On 11/30/2014 11:08 AM, MZMcBride wrote:
> I think it's difficult to argue that Wikipedia Zero is
> not, at least in the strictest sense, a violation of net neutrality.

That's perfectly true, but because the traditional definition of "net
neutrality" (and, by extension, the definition of what violates it) is
by and large overly simplistic and unrealistic.

Factors that should be taken into account but aren't include the nature
of the preferential treatment, its exclusivity (or lack thereof),
conflict of interest, and competitive landscape.

One would be hard pressed to argue that giving non-exclusive free access
to a public good to a population in need is harmful (beyond slippery
slope arguments), just as it would be clear that a media conglomerate
giving exclusive free access from an ISP they own to their media is
clearly wrong.

What makes Wikipedia Zero clearly okay, IMO, is that *any* provider is
welcome to approach us and set it up; and we require nor demand any sort
of exclusivity.  Whether they chose to do so is obviously driven by
their business objectives (publicity, competitive advantage, and so on)
-- but their business decision affects them and only them.  They cannot
hinder their competition from doing so or not as they will, nor gain an
advantage they cannot get as well.

So it's clearly neutral in the "equally available" sense of the term.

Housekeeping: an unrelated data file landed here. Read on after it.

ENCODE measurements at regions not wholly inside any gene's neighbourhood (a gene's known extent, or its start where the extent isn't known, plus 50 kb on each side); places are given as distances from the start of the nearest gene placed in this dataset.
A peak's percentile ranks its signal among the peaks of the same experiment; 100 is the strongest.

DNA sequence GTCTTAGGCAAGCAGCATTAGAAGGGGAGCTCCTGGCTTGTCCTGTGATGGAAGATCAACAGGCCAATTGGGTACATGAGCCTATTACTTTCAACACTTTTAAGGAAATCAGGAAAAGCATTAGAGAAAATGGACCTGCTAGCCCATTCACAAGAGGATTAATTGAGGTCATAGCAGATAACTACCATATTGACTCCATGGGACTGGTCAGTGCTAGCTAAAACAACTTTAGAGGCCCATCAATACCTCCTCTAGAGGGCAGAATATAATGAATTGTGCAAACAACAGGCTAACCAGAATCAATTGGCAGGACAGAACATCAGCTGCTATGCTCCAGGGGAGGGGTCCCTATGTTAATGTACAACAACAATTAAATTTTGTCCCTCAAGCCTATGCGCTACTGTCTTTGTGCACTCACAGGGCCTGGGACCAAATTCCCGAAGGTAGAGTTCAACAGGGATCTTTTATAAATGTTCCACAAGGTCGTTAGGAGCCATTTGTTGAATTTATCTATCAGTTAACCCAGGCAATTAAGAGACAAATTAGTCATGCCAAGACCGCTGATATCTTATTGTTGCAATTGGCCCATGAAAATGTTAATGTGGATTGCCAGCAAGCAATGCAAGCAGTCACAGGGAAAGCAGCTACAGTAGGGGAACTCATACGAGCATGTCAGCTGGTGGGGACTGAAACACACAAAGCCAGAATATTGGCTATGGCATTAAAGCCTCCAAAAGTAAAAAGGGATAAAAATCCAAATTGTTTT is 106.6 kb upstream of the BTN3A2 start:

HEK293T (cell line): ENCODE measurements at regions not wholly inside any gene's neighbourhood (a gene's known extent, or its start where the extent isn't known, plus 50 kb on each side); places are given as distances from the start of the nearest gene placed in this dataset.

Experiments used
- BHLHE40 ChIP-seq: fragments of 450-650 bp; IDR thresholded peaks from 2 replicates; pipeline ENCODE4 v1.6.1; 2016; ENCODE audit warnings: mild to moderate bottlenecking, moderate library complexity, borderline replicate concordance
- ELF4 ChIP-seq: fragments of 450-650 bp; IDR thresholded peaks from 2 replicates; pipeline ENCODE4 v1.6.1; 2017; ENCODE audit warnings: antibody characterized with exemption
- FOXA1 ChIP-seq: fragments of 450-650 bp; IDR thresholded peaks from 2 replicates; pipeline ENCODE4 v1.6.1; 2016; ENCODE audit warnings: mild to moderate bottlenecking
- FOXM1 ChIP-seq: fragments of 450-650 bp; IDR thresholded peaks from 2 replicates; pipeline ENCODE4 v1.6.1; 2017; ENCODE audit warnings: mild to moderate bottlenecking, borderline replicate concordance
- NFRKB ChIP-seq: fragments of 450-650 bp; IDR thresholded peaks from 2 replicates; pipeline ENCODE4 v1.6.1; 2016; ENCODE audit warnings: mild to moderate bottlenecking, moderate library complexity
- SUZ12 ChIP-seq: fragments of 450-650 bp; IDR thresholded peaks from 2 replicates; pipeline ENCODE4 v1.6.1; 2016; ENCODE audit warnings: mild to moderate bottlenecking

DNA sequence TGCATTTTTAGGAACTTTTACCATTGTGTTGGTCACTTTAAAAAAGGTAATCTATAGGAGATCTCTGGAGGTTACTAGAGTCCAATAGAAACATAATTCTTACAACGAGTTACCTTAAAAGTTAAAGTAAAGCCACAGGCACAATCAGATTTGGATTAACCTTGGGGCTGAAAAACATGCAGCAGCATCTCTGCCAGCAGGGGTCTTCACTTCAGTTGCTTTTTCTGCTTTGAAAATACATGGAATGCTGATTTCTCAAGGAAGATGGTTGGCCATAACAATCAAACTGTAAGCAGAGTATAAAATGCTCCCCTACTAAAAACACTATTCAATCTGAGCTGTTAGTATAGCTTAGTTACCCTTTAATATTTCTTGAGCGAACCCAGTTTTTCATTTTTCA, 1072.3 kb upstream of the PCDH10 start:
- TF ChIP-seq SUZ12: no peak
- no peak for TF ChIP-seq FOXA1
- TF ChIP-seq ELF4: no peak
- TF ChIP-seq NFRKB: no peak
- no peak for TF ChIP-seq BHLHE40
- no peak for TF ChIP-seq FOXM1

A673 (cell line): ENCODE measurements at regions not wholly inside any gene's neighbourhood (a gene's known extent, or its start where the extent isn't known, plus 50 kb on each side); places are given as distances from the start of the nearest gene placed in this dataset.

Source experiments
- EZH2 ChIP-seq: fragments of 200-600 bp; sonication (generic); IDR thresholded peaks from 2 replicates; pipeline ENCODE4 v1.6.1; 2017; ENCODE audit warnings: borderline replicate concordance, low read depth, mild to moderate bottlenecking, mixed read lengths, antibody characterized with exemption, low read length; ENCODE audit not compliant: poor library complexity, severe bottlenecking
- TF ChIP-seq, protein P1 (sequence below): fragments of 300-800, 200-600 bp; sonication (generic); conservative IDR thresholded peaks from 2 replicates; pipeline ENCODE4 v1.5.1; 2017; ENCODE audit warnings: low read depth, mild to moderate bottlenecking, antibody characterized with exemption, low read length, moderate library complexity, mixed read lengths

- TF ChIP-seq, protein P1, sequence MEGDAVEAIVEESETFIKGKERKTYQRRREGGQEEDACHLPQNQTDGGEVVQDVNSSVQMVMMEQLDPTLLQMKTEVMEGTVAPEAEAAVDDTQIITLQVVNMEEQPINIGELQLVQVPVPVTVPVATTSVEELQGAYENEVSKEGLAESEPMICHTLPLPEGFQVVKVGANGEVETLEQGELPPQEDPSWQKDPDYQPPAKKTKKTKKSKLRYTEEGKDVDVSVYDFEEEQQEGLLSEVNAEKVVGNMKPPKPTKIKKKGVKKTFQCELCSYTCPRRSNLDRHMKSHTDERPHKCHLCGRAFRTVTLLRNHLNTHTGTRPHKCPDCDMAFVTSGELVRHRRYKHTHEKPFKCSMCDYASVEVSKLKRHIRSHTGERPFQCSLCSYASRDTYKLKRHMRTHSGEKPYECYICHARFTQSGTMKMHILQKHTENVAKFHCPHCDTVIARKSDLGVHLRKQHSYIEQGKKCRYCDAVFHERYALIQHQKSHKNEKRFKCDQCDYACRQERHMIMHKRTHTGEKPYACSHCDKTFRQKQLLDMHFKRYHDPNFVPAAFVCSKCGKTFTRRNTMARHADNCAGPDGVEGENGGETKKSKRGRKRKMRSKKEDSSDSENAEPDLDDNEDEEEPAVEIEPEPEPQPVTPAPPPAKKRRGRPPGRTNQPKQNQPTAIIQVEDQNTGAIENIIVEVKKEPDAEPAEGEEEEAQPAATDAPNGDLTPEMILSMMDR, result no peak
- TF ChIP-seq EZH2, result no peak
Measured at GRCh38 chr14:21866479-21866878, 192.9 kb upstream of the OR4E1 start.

And it remains neutral in the "competition" sense of the term since they
are welcome to zero-rate any other service they wish alongside ours.

And, finally, it's also neutral from a conflict-of-interest point of
view.  The Wikimedia Foundation (and movement, for that matter) has no
stake in the competitive landscape of telco providers, and and they have
no interest in Free online encyclopedias.  They gain nothing by favoring
us over other educational resources, and we favor no provider over
another (albeit our immediate efforts do seem directed mostly at those
where the population would benefit the most - which is reasonable).

So yeah, this is probably not "net neutrality" as it is generally
defined - but I would argue it means that the definition itself is
inadequate.

-- Marc


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